Purposefully Erratic

Bionic Tumbleweed

Approaching Aiguille du Midi Approaching Aiguille du Midi

Traveling has left me caught in an expanding web of magnificent eccentrics. Last night I had dinner with a pair of mountain bikers I met in Chamonix this summer. Though we’ve known each other less than three months, I knew by the light in their eyes – knew by the grin that started in the right corner of Tom’s mouth and didn’t stop until the left corner of Gloria’s (across the room) – that their latest expedition was a grade A sufferfest. A two hour bike ride that turned into eight, uphill over roots and boulders, through the viscous, silty mud that forms in the rain that really hasn’t stopped falling all season. Only a coke and a few madeline’s to sustain them.

I can’t ride a two-wheeler. The closest I came was the red tricycle I scooted along on as a toddler, or the wheelchair…

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Working to regain my momentum

The grades are in the system–and aside from the usual grade complaints–the Fall semester is in the books. So now, I have no excuse to not write. Except that I just can’t get my rear moving. What the hell is wrong with me? My focus for the last year and a half has been working on this novel and getting it right. And now when I have some solid ideas about how to do that, I feel paralyzed to do it. Is it the fear of, once again, getting not quite there and having to start over once again? Or is it the fear that maybe I do have the solutions, and once I fix it,  then I’ll have to actually begin the painful process of trying to get it published? That maybe there is safety in the drafting process. It’s a cocoon of work protecting you from the harsh reality of rejection. You can still say you’re a writer because you are WRITING. But when you’re done writing, and you’re not-yet published, well what are you then? Maybe that’s what I’m afraid of having to find out.

Struggling, but motivated

August 6th I finished the first draft of what will be my thesis novel. As hard as it was to keep motivated during that process, I am having a worse time trying to edit. I took a break from the thesis novel, only because I’ll be editing it from September to April and I didn’t want to get burnt out on it. So I’ve edited two short stories and then I stared editing my Ghost novel. Then I hit a wall.

I got discouraged. I’m still not sure why. Maybe it’s the idea of recreating what I already created that seems depressing. I used to LOVE to edit. I described it as a sculptor pulling the features out of the rough form he’s molded from the lump of clay. But man, this week it has been more like taking a blow to the head.

Then yesterday, I went from hope down to a pit of self-doubt, again. I happened to see a new book, by a first-time author, it’s I believe a collection fo short stories, all based on southern Indiana. When I first saw this, I thought “Awesome! Maybe now Indiana will be viewed as a legit setting for books.” But then I read this guy’s blog.  Agent: Donald Maas. He’s like a factory worker. And the book is all about meth heads, drug runners, etc. And the reviews are fantastic. So why would that depress me?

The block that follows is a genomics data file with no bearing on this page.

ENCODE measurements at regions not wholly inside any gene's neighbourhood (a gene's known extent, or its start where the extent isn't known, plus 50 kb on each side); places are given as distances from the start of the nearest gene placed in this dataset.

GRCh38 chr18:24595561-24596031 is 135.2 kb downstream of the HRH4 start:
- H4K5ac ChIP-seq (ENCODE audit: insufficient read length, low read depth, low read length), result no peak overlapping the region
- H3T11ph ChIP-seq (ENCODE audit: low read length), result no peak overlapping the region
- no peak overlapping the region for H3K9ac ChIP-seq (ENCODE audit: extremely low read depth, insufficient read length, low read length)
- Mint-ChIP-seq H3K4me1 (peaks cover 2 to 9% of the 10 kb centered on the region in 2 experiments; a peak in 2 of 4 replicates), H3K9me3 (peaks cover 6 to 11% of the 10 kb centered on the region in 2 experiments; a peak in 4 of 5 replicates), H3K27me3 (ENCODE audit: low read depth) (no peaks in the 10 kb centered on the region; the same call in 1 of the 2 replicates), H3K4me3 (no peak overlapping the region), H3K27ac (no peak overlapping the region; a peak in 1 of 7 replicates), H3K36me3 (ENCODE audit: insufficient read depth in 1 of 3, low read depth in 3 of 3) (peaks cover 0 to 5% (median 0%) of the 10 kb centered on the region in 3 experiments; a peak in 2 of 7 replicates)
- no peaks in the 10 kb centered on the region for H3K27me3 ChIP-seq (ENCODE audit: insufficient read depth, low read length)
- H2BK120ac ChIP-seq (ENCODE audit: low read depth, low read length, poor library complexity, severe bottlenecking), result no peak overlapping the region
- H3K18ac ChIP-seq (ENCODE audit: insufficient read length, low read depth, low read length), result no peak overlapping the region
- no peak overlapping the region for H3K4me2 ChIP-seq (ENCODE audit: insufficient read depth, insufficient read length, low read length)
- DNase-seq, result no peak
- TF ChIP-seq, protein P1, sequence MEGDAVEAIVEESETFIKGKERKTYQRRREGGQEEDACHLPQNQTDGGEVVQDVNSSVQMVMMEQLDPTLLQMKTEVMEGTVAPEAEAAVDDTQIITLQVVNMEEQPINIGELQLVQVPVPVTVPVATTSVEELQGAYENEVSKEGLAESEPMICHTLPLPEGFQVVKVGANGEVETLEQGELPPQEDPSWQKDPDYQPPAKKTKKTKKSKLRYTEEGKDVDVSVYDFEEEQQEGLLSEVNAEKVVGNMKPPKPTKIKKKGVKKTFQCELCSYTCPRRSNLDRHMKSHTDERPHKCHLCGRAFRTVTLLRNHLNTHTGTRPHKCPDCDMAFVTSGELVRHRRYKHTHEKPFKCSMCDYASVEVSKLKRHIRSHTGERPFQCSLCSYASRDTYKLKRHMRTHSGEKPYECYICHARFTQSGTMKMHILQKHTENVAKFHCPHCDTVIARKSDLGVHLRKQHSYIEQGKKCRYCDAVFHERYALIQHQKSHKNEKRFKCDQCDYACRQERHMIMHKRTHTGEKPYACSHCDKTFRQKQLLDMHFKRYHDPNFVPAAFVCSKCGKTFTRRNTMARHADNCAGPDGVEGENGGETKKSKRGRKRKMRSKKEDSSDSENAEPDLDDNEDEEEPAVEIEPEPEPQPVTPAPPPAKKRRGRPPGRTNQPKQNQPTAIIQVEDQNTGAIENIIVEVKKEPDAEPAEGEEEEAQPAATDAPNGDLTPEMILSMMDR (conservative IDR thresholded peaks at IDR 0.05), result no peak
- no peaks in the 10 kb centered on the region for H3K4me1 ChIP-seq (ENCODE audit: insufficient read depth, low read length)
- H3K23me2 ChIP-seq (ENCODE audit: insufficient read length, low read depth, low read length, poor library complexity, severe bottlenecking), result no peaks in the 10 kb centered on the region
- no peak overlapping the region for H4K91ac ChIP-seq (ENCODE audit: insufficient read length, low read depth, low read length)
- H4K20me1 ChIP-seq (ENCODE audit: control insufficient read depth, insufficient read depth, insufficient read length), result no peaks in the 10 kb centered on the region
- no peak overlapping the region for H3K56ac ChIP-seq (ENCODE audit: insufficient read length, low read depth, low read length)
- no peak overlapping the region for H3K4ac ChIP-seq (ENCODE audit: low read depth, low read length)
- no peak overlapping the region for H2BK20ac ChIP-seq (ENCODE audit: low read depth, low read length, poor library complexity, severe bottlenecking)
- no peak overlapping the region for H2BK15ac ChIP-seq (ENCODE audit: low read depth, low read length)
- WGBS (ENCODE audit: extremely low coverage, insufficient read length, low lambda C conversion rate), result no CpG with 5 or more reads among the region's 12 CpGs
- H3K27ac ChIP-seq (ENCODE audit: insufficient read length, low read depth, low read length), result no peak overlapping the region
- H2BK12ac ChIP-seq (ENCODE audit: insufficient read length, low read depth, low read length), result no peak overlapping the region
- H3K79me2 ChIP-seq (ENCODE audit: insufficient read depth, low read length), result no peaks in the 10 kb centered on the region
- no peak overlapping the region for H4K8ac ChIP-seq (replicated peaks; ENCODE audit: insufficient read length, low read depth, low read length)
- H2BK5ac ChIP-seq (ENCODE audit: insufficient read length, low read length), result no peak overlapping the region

For on thing, I don’t write that stuff. Nor do I read it. But it seems like to be taken seriously, that’s what I need to write. Everyone I know, in particular MALE, who has had publishing success is writing this “grit.” So here’s my dilemma: Write crap I don’t like to read, so I can be taken seriously OR write the more lighthearted, kooky stuff I’m writing now and just hope to have SOMETHING published before I’m too old to type on the damn computer. I don’t know. I know what others will tell me: Write what you love! And I do, but the older I get, the more depressed I get about whether or not what I’m doing is going to be of interest to anyone. Will anyone want to read about a gay ghost or a middle-aged man guided by Oprah and a pigeon? I don’t know.

And I guess that’s why I have such a hard time editing. Always in the back of my mind I hear “The next one is going to be the best yet. That next one you write is going to be the ONE.” So if that’s true, why spend the time editing what I’ve already done? The answer to that is, of course, thinking ahead that way will only delay getting ANYTHING published. Maybe it’s my way of self-sabotage. If I don’t have anything read to send out, I wont be rejected, I won’t have to answer the question about changing the subject-matter of what I write.

This writing life is not easy. Never will be. But I have tow choices: give up or fight on. Today, the answer is easy. HELL YA! FIGHT ON!

Tomorrow, well, tomorrow is another day.


How I keep writing

Last night, a great friend sent me a message and the jist of her questions was how have I kept writing? She’s referring to my 500 words- a -day odyssey. It got me thinking. So in answer to her, and others who have commented on my ability to forge ahead, I came up with this list of motivators and suggestions.

1. Fear. I will never forget that episode of Friends where Rachel is once again hating her job at the coffee house, and Chandler tells her “you have to feel the fear,” meaning if she was really going to go for it and do what she wants, she needed to quit and let the stress of being without a job compel her to find what she really wanted. I’m not advocating that kind of fear, exactly. My fear is that not writing will leave me stuck in a job, that while I am totally grateful to have (Take note, Universe) much of the time I HATE, and it’s because I am stuck teaching composition, which anyone who teaches will tell you is like the 4th or 5th ring of Hell. So for me, I keep thinking “I will finish this novel, it will be great. I’ll get that three-book deal with the five-figure advance (I’m trying to be semi-realistic here) and I can tell them all to fuck off.”  So you don’t teach, so what. Apply that to your own situation. It’s the fear of being stuck that counts.

2. Getting old. Every time I see one of those “Hot writers under 30” lists I want to lose my mind. What the hell does someone under 30 know about life anyway? Karen Russell published her short story collection when she was like 26. What the fuck does a 26 year old know about anything other than Justin Bieber and how to use a beer bong? Okay, yes, I’m a bitter old “Not Hot Writer Under 30.” I admit it. Point being that each year that passes is another year off my potential career, at least until we get this whole dying thing figured out. Each year gets me farther away from some list that makes me feel like an old prune. I really do not want to make the “Wish She Had Published Before She Died list.”

3. OCD. I have it. I admit it. I have never met a lock I did not have to check two or three or five times to make sure it was locked. Car, office, house, padlock, prison cell. Whatever. I’m a freak about it and I really don’t care. The point is I use some of the freakishness to get myself “in the chair.” How do I do that? Read number 4.